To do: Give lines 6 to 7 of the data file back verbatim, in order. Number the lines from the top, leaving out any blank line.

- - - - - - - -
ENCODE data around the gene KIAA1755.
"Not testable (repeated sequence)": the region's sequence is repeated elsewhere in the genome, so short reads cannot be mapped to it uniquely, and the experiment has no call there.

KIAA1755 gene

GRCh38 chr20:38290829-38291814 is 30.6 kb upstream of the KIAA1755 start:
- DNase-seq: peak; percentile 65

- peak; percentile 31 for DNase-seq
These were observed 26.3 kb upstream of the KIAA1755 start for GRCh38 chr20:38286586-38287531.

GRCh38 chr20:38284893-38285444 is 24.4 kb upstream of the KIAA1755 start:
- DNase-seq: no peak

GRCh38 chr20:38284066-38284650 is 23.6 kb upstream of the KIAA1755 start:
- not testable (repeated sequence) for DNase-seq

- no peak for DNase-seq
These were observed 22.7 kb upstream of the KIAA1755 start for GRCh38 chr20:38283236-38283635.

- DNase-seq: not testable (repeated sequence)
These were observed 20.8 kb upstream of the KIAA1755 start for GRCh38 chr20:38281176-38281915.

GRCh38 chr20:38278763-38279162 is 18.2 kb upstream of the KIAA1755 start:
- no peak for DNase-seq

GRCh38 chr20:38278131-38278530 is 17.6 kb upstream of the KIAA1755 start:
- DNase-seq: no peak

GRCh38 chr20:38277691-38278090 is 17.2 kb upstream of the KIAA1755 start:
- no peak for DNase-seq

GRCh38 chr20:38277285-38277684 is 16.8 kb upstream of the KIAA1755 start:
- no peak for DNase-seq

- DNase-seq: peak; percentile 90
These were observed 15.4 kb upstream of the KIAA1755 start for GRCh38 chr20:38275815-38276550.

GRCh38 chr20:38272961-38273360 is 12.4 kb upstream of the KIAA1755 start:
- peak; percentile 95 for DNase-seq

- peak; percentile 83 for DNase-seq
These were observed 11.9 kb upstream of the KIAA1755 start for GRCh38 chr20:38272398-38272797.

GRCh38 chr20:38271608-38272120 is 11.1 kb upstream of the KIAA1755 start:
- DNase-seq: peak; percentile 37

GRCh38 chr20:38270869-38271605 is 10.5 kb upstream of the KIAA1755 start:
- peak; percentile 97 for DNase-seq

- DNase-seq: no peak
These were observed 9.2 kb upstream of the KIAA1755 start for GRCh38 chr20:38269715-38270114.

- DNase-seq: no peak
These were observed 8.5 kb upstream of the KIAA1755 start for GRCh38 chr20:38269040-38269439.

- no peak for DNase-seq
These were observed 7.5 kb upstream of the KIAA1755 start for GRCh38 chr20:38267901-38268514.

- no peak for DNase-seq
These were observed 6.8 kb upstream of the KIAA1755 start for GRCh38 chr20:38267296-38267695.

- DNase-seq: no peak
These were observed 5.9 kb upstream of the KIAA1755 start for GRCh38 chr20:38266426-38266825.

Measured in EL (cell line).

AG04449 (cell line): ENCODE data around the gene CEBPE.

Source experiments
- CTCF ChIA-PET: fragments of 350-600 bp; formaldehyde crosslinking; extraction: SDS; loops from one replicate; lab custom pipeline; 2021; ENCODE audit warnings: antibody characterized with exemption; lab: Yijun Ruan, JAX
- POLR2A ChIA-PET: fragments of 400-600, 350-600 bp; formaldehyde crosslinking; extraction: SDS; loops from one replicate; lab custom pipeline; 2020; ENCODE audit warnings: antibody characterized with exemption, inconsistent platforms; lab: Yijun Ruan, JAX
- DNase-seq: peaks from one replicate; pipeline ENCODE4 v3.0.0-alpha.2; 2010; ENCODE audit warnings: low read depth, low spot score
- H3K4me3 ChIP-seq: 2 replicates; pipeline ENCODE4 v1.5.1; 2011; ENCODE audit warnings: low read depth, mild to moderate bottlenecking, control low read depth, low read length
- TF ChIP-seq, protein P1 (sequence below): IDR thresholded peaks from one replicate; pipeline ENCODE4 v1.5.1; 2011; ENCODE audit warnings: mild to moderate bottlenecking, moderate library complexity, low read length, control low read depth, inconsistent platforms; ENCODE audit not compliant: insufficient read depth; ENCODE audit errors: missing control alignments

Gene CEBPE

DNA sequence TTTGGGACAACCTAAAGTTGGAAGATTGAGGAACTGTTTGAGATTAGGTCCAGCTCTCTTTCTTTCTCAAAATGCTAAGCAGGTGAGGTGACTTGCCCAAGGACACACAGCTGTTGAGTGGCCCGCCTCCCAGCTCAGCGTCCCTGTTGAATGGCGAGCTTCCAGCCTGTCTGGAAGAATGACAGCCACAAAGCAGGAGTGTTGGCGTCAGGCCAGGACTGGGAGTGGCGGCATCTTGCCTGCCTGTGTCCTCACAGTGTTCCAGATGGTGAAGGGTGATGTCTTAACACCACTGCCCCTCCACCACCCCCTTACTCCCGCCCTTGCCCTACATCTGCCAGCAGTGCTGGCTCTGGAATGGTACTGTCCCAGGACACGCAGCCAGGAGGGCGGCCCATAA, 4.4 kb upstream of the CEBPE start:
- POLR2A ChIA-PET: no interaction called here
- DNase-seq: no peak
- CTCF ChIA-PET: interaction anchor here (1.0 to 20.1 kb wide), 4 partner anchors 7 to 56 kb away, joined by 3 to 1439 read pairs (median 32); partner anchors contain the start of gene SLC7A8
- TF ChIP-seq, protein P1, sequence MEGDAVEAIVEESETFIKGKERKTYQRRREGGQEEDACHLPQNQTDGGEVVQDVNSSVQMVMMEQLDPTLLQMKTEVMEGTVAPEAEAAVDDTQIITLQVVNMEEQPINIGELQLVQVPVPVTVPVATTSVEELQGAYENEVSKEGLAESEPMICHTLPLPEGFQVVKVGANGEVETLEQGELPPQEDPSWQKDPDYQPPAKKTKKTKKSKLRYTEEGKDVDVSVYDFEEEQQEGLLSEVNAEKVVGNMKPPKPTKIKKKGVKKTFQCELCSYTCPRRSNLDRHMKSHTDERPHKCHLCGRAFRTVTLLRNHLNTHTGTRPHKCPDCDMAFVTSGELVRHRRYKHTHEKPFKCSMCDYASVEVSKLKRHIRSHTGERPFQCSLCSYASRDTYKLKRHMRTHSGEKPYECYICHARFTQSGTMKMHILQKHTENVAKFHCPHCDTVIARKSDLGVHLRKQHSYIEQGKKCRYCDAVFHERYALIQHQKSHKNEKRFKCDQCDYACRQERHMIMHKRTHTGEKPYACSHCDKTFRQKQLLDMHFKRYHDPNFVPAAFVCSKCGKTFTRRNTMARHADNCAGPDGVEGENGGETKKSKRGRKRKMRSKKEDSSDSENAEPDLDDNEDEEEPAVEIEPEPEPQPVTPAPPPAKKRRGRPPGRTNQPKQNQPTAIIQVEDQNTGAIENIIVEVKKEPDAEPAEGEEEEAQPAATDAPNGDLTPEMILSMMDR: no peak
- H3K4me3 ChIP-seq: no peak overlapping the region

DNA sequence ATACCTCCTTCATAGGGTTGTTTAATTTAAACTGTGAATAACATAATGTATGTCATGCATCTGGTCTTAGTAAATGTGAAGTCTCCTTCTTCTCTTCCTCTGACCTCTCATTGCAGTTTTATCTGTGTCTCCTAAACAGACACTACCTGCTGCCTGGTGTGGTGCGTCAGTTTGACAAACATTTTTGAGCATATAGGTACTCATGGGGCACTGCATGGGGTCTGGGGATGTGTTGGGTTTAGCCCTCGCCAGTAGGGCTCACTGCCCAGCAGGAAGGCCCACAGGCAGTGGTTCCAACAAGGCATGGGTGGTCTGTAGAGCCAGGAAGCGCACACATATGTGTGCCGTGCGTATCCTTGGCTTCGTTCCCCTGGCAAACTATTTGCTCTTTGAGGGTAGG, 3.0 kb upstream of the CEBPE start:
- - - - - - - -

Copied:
- peak; percentile 31 for DNase-seq
These were observed 26.3 kb upstream of the KIAA1755 start for GRCh38 chr20:38286586-38287531.